Amanda Senn introduced us to Liz Sidoti, the daughter of former President Roger, whose storied career in journalism began when she was 10 years old and delivering her newspaper route and, according to Liz, “reading every newspaper I could.”  Liz graduated from Roosevelt in 1993 and at the age of 17 enrolled in the Scripps School of Journalism program at Ohio University going on from there to Associated Press in Ohio starting in Cincinnati and then Columbus before going on to the national bureau of Associated Press where she eventually became AP’s politics writer for the nation during the Bush and Obama years.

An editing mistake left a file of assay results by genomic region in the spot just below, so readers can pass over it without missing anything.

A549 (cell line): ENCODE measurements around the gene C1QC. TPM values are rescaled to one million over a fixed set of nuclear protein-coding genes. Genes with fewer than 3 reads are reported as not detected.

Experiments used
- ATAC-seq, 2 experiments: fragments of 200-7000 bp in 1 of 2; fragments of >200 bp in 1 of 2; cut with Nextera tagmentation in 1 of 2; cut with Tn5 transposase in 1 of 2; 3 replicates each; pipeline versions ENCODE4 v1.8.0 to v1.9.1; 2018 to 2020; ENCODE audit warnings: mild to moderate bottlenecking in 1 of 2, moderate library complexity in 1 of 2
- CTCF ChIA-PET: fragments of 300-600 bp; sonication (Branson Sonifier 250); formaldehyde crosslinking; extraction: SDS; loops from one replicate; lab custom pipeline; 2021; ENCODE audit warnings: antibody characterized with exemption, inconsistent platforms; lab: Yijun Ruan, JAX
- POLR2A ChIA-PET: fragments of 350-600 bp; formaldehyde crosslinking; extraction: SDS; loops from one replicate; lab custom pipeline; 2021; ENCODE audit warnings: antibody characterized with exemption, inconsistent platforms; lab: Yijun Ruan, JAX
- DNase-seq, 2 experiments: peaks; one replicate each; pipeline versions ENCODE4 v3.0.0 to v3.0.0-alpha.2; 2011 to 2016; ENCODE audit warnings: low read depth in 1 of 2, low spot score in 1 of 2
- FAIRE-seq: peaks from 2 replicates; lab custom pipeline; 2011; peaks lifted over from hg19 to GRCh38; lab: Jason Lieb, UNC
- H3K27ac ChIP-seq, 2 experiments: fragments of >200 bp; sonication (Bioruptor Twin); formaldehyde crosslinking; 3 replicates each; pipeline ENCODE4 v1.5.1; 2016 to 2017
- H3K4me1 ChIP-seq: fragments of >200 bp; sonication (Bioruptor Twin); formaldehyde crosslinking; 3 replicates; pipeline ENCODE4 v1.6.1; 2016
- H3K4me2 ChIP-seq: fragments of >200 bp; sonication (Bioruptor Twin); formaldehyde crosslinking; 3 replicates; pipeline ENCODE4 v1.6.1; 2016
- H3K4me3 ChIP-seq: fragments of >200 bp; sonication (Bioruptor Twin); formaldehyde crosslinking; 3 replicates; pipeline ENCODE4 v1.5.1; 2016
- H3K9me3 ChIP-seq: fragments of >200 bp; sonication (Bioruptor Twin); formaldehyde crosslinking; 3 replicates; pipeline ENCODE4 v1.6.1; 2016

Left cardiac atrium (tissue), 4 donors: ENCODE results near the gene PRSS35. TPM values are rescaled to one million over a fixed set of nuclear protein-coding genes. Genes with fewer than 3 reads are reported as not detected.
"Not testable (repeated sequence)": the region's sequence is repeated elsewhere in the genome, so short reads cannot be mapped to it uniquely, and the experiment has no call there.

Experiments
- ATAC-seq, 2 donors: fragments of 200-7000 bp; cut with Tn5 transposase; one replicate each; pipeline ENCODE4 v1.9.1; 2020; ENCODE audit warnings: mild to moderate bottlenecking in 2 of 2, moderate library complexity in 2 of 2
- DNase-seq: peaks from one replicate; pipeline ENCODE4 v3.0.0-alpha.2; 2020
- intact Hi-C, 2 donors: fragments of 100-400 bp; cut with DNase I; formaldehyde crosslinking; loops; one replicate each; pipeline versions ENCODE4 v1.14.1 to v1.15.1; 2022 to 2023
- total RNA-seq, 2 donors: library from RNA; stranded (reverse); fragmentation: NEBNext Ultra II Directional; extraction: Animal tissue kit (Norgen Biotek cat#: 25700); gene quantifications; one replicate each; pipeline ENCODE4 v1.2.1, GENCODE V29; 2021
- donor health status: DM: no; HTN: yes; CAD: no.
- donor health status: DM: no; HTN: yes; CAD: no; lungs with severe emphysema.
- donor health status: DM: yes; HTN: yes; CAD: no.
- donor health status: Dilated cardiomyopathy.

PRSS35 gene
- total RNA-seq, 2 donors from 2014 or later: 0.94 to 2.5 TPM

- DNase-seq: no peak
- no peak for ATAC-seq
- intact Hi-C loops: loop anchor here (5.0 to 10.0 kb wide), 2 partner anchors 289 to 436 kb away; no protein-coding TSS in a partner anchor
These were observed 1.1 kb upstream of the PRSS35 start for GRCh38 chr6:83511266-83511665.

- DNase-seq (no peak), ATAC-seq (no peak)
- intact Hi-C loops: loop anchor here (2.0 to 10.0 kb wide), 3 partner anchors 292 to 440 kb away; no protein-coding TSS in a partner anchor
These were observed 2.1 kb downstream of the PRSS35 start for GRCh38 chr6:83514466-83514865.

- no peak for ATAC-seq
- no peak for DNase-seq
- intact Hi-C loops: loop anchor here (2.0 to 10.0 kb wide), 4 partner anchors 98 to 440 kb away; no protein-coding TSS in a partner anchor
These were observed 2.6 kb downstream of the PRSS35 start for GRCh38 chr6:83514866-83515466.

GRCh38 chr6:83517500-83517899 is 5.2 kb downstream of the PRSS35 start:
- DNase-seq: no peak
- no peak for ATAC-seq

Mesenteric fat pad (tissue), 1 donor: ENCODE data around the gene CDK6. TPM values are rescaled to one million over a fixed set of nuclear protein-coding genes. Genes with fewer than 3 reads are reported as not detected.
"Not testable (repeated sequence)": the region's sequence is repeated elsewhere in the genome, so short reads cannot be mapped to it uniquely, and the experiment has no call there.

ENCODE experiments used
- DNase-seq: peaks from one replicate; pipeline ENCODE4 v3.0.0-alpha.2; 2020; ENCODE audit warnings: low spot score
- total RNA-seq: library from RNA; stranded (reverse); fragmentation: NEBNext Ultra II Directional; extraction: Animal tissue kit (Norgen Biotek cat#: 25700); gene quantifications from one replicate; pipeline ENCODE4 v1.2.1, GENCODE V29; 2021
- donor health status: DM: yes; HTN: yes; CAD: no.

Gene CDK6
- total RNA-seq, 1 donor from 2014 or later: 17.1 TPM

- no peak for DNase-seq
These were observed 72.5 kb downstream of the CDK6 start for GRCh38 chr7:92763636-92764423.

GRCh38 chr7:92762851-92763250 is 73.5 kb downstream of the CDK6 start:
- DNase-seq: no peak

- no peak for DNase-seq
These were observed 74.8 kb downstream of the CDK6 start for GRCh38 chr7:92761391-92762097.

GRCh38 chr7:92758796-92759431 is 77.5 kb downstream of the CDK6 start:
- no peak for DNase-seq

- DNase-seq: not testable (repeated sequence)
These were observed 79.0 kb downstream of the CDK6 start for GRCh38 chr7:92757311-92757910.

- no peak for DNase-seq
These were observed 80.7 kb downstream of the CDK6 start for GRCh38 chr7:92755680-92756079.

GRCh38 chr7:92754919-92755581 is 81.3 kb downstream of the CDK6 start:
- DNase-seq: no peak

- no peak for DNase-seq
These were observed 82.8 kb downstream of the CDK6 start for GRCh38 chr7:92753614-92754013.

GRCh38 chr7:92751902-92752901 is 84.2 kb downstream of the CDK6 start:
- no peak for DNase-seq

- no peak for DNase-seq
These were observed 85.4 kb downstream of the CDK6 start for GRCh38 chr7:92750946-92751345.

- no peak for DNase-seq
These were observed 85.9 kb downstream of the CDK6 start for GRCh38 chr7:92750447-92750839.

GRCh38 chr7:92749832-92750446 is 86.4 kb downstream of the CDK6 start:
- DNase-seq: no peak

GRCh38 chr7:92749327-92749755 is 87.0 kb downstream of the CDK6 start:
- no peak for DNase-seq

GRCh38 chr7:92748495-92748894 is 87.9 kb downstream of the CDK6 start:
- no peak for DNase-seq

After 20 years and feeling burned out and with journalism in great flux because of the advent of social media, Liz said she changed careers and got a job in public relations with British Petroleum, which gave her the perspective of multinational corporations.   She was then recruited by her current employer Abernathy MacGregor, a leading public relations firm that was expanding from New York City into Washington DC and realized it needed someone who could help their clients tell their story to the federal government.  She has since been named a managing director of the firm.  With her great success on the national stage, Liz nevertheless credits the values she learned in her family and growing up in Kent with forming her as a person.  Her husband, Andy, Davis, who works for the CATO Institute, a conservative think tank, and their less than a year-old daughter, Norah Quin Davis, return to Kent regularly to see their parents.   They see Joe and Carol Danks, who reside in the Washington area, but have ties to Kent because Joe was a faculty member and then administrator at Kent State, and Carol taught at Roosevelt where she had a positive and lasting influence on many of her students.  Liz said social media have demolished much of the old journalistic model and the future of journalism is in flux.  She expressed admiration for David Brooks, the institutionalist conservative who writes for the New York Times and provides PBS commentary Friday evenings.  She mentioned The Portager, the new digital newspaper in Portage County.   In response to a question about social media, she said some kind of regulation must occur even if the social media try to say they are merely the common carriers of the message.  “They are really publishers,” she said.  In response to another question, she said that Kent has improved so much and needs more hotels or Airbnb’s so it can better share it story with those who want to visit it.  In response to another question, she said the teaching of journalism is extremely challenging in these times.  Liz teaches a graduate course in the field at Georgetown University where she said her students want to know more about how modern journalism, corporate public relations, and government intersect.